For a streaming platform that plays such a large role in reshaping our consumption and understanding of media, it remains ironic that one of Netflix’s biggest hits is “Black Mirror.” The “Twilight Zone”-esque series’ regular oscillation between character work and larger technology-based scares has become such a distinct part of the recent pop culture landscape that it’s easy to compare similar pieces of work to it.
With its release as a Netflix original film, it might seem natural to rationalize “Cam”— in which a camgirl is inexplicably replaced on her web profile by an exploitative doppelgänger — as a 2018-era answer to the futuristic dystopias that drive every “Black Mirror” episode. But to dismiss “Cam” in this way would misconstrue many of the horror tropes with which creators Daniel Goldhaber and Isa Mazzei are trying to pointedly engage.
From its opening moments, “Cam” manages to stand out by rooting itself in contemporary internet culture. When Alice (Madeline Brewer of “The Handmaid’s Tale” and “Orange is the New Black”) first chirps, “Hey, guys,” on her computer monitor, it’s immediately reminiscent of the swaths of YouTubers and influencers filtered between other forms of online entertainment.
Alice also makes her living by crafting an engaged persona — in her case, through online sex work. Every night, she heads into her neon, pink-carpeted filming room and assumes the name Lola, chatting with devoted viewers amidst fantasy set pieces that range from glittery bubble baths to performative suicide. As she climbs the site’s ranks, Alice’s ambition gives her a shot at making it into the top 50 most-viewed profiles.
Just when things are going according to plan, though, Alice wakes up to find that an exact replica of herself has gained control of her profile. The “new” Lola quickly breaks all of Alice’s camming rules — no fake orgasms, no public shows, no saying “I love you” to patrons — and proceeds to somehow trespass into private, offline corners of her life from within the site itself.
As Alice races to regain control of her online identity, Goldhaber and Mazzei are quick to remind audiences of how sex workers are generally portrayed. It’s no secret that women’s sexualities in general have long been points of contention in horror, with tropes like slasher films’ “final girls” arising out of the genre’s history of killing off sexually active women. Female sex workers tend to have it even worse, as gory victims that start a scary movie or more than one episode of “Law and Order: SVU.”
Many people who Alice turns to for help — from invasive cops to disapproving family and friends to viewers who overstep their boundaries — fail to see camming as a job that she likes and has agency in, forcing her to take matters into her own hands. This arc is somewhat reflective of Mazzei’s own experiences, bringing a nuanced portrayal of the billion-dollar industry to the screen.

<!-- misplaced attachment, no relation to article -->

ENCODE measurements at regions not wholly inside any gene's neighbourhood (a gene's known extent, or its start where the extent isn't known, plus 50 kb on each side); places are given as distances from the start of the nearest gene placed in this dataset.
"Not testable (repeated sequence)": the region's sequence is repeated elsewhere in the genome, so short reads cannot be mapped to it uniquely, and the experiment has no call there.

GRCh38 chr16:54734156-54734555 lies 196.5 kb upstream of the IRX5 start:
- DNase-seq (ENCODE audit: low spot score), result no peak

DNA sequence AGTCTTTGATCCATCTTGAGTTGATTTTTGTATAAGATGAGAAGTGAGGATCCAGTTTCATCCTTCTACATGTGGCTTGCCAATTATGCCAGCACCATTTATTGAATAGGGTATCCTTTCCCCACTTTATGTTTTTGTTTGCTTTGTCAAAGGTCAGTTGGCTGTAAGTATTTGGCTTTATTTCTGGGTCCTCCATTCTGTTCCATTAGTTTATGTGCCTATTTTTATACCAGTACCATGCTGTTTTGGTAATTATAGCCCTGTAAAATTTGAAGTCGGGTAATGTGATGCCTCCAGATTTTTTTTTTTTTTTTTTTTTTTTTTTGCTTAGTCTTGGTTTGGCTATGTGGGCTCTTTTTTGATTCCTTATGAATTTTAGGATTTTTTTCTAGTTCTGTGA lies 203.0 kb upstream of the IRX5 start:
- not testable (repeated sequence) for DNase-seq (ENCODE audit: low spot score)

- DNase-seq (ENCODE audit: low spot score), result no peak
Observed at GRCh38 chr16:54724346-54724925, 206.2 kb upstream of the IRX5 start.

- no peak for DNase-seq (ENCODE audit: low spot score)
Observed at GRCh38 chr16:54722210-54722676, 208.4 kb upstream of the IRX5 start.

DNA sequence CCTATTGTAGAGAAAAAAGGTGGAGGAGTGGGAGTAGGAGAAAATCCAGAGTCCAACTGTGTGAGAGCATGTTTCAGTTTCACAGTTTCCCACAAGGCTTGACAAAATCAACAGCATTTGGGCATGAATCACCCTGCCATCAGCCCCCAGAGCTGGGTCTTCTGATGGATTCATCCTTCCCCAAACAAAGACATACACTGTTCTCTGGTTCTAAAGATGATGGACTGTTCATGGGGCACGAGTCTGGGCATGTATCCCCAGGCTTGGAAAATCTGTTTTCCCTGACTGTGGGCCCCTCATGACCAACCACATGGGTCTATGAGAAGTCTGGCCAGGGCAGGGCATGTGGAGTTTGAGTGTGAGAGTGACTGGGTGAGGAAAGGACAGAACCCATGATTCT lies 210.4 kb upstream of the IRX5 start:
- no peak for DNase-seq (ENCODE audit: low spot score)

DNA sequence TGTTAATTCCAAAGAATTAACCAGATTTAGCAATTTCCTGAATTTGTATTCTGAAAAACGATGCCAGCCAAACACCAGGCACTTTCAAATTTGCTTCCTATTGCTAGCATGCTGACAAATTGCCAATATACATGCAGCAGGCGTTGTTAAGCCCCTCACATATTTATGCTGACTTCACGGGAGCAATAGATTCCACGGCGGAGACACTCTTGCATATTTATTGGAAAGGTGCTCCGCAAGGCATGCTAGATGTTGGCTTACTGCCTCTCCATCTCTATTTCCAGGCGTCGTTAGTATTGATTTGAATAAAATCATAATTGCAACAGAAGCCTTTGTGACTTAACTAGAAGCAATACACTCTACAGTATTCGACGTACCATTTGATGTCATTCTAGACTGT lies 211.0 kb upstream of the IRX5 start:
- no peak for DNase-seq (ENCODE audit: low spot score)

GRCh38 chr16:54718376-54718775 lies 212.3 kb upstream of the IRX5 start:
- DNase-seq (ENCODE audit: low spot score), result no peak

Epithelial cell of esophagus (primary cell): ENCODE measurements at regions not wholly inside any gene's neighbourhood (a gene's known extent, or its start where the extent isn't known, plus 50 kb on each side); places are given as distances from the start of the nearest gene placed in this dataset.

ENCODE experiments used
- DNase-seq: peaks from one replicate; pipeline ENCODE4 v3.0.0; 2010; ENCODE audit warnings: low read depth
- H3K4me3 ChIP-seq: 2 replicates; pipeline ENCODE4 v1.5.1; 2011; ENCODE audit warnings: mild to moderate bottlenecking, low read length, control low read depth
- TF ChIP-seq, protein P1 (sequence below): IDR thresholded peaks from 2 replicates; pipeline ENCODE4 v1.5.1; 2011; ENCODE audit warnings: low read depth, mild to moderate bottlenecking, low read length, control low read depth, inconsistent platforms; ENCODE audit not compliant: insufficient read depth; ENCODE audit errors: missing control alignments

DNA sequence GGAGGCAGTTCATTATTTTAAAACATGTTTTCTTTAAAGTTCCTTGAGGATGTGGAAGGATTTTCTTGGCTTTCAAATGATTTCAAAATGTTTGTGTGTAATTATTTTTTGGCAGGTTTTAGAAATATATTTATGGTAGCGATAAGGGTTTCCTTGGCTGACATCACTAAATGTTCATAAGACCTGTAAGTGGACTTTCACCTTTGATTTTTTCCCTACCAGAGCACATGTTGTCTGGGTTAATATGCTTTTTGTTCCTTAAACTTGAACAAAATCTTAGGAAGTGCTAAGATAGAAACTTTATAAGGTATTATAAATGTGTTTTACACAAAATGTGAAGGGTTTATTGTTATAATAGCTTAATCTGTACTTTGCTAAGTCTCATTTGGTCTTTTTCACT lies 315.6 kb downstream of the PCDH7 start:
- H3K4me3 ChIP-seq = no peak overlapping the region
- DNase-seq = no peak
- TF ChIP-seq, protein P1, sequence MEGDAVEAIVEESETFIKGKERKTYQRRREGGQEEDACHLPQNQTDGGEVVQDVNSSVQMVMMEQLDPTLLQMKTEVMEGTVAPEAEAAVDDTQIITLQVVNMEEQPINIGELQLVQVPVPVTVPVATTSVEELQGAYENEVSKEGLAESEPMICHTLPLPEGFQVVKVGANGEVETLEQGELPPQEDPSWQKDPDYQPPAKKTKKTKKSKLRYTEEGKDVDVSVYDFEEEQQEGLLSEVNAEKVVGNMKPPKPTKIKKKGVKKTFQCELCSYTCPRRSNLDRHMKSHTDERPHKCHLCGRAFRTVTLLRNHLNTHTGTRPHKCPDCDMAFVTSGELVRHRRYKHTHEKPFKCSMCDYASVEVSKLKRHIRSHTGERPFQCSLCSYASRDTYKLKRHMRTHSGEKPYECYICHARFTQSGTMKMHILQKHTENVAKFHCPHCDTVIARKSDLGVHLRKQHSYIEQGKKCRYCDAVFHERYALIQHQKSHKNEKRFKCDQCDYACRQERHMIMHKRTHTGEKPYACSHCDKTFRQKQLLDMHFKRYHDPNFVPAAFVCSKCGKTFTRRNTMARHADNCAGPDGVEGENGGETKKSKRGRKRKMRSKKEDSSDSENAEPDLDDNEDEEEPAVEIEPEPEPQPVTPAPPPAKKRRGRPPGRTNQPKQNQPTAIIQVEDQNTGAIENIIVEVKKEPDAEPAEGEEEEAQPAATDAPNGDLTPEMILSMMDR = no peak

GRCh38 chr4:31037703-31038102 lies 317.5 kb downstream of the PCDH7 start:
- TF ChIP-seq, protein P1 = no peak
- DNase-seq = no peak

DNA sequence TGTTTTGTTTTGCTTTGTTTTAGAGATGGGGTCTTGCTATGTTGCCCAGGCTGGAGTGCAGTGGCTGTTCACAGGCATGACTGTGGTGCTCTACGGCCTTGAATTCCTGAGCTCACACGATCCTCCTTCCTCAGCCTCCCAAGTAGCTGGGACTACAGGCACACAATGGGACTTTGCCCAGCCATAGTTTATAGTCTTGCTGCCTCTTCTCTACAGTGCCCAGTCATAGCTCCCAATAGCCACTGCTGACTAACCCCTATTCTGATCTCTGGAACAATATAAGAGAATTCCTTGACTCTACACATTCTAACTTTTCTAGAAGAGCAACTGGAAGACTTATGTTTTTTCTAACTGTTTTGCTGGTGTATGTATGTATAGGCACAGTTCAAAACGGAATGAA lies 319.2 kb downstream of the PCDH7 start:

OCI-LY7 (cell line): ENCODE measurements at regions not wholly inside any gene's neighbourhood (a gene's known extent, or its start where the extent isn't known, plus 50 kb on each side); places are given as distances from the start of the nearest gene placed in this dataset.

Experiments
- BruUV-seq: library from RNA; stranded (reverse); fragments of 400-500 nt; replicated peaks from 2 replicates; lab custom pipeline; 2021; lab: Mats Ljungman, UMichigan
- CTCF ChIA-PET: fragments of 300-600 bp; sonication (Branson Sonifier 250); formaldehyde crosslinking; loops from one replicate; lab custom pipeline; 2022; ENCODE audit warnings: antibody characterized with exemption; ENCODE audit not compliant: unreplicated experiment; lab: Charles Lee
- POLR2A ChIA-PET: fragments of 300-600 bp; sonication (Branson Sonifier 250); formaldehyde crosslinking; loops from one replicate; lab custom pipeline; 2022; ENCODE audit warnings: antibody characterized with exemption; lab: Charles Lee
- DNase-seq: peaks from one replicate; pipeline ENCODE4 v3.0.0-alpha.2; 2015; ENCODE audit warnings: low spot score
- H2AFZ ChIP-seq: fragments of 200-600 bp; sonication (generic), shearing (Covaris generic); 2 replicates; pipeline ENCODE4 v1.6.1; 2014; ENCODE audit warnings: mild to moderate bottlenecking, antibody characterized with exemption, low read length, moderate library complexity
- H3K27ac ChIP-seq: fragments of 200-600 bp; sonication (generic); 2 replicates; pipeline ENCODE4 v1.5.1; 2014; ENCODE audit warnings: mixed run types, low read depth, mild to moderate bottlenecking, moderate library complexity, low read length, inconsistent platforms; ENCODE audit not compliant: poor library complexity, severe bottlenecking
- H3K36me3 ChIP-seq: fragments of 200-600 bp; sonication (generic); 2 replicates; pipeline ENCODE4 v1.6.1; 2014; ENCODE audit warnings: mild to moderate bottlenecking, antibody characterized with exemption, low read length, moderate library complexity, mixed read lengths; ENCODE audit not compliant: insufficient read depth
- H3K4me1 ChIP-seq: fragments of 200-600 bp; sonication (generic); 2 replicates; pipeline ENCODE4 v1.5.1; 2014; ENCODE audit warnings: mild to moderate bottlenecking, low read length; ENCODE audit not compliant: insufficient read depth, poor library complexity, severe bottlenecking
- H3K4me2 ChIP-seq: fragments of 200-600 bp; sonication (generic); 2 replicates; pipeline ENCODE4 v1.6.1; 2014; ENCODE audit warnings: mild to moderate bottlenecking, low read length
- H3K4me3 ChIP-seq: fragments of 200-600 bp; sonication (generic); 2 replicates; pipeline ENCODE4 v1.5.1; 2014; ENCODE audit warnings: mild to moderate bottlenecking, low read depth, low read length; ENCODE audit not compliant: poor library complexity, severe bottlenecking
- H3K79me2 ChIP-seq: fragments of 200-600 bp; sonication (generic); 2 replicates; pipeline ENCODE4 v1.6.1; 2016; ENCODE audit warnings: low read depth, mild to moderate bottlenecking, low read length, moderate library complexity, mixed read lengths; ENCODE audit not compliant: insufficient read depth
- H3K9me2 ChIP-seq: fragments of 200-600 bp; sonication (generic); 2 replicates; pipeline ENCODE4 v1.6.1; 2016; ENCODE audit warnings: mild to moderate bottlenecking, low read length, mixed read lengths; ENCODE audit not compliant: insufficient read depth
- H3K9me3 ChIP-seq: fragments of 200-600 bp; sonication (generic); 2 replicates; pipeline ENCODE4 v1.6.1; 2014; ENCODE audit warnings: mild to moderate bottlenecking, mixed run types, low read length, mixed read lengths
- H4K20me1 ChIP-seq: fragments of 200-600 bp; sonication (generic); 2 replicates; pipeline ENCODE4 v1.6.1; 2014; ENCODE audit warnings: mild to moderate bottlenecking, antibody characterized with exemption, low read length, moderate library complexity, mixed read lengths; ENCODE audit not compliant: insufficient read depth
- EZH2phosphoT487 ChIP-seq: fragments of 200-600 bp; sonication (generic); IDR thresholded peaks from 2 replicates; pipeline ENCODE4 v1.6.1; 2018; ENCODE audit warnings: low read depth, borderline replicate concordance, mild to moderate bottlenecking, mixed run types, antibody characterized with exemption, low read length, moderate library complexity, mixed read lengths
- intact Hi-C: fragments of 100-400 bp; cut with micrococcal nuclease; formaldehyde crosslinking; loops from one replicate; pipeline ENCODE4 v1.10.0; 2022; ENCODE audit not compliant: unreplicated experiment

As a former camgirl herself, the screenwriter has spoken at length about her desire to create a mainstream horror narrative where sex workers are humanized and empowered. Her personal experience undoubtedly contributed to the impressive level of detail in the film, from Alice’s detailed content calendars to the constantly updating chat feeds on her profile. It’s a shame that, at its tight runtime, “Cam” isn’t able to fully realize more specific sub-discussions around camming that it alludes to and quickly drops.
Even with Mazzei’s intentions in mind, “Cam” also focuses on the question of how authentic online personalities are and should be in the first place. Alice clearly enjoys connecting with viewers in her filming room, and that neon extravagance — courtesy of production designer Emma Rose Mead, who created similar sets for Janelle Monáe’s “PYNK” video — makes for some of the film’s most stunning visuals. But outside of it, her house is undecorated and cluttered, with much of her time spent planning for her next show and boredly running errands in her hometown. Camming is an outlet for Alice that she enjoys and makes a profit off of, but when she loses it, audiences are posed the question of how much virtual identity versus day-to-day runoff matters.
This question is never concretely answered, but the same could be said about the mystery behind the quasi-supernatural doppelgänger on Alice’s account. When she finally manages to confront the fake Lola, Brewer’s excellent leading performance doesn’t ultimately eschew the fact that the film’s tension goes out not with a bang, but with a very augmented whimper. Even so, “Cam” is horror thats trope-resistant merits force viewers to question their own inherent biases about the sex work industry and their presence online. Life on the internet might be the stuff of nightmares here, but with any luck, the avenues that streaming services give ambitious, media-savvy writers will make these representations alone less stunning.
Edited by Siena DeBolt | firstname.lastname@example.org